Gone Lawn
a journal of literature
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Gone Lawn 12
Autumn, 2013

Featured Excerpt

Kirk Marshall

Canopy Theatre:
The zoomorphic production

It was culminating into Charlie Wirthing's first and final foray into the realm of experimental theatre. The siamang were carousing in the echelons of the mezzanine, the orang-utan was refusing to communicate via semaphore through both hand-signing and coordinated clapping, the slow loris was fast trying her patience, and the crab-eating macaques had somehow secured access to the definitive seafood buffet.
When Charlie contemplated—exasperated, and for the sixty-fourth time that day—her intimate motivations for originally staging her somewhat indulgent playscript, she could discern no finite rhyme nor defensible reason within the thrall of subtropical madness why it had to be the forested wilds of Thailand that she chose to host the premiere!—None save but her deep-seeded and mutual enmity for Fangor Rhys Danzig of Rusland, who fancied himself a golden champion of the jungle from out of the true turmoil of a Sir Conan Doyle paperback, all done up in khaki, jodhpurs, bandoliers and pith, and imagined with the nineteenth-century artifice of a twenty-first century git.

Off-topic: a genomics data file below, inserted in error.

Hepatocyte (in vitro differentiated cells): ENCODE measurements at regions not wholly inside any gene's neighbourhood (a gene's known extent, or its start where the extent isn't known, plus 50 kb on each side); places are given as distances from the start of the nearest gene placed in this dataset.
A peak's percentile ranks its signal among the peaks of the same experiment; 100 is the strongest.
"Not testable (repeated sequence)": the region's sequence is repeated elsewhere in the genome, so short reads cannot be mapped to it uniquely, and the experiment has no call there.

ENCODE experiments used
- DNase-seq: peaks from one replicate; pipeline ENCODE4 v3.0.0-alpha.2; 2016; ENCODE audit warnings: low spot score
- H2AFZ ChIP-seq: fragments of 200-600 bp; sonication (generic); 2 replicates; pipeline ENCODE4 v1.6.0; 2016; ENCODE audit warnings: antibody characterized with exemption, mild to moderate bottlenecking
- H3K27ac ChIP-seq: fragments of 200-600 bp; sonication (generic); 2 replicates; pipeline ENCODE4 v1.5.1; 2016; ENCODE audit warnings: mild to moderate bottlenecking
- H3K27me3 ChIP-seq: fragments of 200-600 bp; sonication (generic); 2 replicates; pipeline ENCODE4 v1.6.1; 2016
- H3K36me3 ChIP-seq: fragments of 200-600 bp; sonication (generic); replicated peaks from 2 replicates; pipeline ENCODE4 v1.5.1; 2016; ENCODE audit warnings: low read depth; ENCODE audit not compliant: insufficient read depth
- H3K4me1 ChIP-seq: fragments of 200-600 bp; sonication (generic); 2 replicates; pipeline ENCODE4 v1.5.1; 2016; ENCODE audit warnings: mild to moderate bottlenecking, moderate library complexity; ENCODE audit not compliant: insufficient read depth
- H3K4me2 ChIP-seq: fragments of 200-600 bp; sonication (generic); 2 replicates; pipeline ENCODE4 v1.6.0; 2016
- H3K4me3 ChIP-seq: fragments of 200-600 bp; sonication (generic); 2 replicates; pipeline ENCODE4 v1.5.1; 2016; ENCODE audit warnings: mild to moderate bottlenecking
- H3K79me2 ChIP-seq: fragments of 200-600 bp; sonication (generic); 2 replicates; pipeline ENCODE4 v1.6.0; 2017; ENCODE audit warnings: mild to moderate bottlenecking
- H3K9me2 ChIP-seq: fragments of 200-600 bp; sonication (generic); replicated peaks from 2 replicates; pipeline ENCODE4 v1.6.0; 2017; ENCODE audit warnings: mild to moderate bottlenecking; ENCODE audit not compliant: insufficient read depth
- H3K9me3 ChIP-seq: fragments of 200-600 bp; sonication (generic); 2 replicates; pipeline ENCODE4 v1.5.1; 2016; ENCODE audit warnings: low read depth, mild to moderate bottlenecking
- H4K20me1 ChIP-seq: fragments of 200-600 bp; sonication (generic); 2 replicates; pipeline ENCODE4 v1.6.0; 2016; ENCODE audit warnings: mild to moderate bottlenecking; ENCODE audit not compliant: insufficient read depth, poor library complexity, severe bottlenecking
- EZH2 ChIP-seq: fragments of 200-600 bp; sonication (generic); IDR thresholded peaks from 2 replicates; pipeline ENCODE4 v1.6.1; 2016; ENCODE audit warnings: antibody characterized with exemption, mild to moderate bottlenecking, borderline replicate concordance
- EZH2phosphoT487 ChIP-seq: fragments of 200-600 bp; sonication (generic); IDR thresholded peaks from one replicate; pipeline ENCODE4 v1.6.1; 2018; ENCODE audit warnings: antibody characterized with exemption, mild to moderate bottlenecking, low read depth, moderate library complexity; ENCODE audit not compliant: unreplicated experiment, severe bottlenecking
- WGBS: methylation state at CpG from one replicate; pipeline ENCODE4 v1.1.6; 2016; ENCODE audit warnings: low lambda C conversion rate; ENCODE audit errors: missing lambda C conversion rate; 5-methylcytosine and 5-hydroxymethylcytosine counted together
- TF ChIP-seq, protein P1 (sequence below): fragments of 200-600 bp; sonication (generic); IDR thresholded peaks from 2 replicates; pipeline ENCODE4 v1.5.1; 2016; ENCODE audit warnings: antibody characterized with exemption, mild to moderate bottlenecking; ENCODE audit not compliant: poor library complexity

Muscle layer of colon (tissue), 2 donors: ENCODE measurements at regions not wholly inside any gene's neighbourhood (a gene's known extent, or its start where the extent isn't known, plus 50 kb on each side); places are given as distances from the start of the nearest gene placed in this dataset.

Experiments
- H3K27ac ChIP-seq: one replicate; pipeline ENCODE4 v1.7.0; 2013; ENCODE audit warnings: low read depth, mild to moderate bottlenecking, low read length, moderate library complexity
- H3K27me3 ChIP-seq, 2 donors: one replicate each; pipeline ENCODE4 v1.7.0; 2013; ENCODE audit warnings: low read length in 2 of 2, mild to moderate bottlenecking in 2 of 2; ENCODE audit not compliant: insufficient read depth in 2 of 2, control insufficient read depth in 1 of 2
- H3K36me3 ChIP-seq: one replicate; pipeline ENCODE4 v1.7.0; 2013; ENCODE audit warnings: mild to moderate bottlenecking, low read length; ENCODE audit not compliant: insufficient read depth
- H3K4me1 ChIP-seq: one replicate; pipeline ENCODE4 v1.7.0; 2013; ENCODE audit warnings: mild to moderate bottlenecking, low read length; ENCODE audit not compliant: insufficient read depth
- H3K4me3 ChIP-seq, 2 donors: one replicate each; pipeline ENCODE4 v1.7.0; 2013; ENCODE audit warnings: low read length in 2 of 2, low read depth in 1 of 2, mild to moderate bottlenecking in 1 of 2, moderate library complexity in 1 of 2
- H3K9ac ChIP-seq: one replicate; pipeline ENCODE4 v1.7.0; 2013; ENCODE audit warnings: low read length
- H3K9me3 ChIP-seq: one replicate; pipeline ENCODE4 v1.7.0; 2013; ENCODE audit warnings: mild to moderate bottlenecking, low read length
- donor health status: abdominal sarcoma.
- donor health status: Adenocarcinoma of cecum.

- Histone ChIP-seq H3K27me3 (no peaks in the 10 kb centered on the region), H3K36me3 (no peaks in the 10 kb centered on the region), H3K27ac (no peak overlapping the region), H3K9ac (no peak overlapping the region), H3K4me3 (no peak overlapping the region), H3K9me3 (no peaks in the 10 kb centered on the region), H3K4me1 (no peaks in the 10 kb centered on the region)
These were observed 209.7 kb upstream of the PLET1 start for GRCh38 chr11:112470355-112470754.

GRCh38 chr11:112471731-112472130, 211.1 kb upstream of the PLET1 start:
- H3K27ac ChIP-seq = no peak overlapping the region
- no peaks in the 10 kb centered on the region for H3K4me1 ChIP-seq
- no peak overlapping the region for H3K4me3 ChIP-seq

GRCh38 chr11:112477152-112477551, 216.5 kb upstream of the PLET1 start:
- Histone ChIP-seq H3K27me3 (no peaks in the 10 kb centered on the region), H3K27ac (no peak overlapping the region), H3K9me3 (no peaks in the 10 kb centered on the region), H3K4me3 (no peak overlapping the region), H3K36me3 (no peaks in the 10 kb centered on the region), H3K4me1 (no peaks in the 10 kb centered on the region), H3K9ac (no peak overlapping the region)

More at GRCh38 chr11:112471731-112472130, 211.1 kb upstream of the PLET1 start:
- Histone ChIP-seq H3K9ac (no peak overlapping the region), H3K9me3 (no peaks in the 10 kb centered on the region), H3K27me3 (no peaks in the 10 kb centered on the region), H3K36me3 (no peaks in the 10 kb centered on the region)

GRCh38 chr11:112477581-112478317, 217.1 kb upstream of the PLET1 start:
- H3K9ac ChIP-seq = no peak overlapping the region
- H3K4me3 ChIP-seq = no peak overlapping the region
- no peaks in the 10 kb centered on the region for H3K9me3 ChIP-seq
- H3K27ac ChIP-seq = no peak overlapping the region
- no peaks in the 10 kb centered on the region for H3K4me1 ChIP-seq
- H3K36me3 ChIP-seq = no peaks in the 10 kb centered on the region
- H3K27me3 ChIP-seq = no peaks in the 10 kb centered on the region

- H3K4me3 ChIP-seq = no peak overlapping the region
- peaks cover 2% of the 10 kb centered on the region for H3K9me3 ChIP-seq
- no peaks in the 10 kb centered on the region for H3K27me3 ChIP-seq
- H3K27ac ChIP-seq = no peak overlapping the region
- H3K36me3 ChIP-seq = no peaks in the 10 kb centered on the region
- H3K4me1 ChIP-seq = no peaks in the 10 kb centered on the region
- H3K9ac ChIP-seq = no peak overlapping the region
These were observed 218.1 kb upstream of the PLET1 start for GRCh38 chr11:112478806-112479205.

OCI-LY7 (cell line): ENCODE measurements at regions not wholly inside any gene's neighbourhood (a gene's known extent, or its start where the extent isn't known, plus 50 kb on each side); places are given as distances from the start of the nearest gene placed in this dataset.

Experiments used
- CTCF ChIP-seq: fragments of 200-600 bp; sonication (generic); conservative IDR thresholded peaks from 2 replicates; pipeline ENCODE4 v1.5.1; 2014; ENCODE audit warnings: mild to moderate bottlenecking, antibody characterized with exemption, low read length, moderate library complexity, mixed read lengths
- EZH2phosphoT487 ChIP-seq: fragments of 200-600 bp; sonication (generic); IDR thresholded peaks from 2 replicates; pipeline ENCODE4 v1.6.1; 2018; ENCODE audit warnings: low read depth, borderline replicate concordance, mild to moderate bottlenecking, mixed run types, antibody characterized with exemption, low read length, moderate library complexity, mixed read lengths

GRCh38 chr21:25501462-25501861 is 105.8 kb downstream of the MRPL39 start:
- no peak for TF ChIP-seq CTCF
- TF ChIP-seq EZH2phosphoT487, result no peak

Charlie was vehement and sure that she'd meant well, nonetheless—that much she would later claim to all those who cherished her impulse and ambition as elements describing her personal virtue—and for those who harboured a palpable affection for Charlie in spite of these long-held traits of fascinated self-improvement, Charlie was doubly sure that what she'd gambled on was forgivable, given enough time and enough alcohol was provided, by her, to salve the balm of distance into the wound of dismal experience.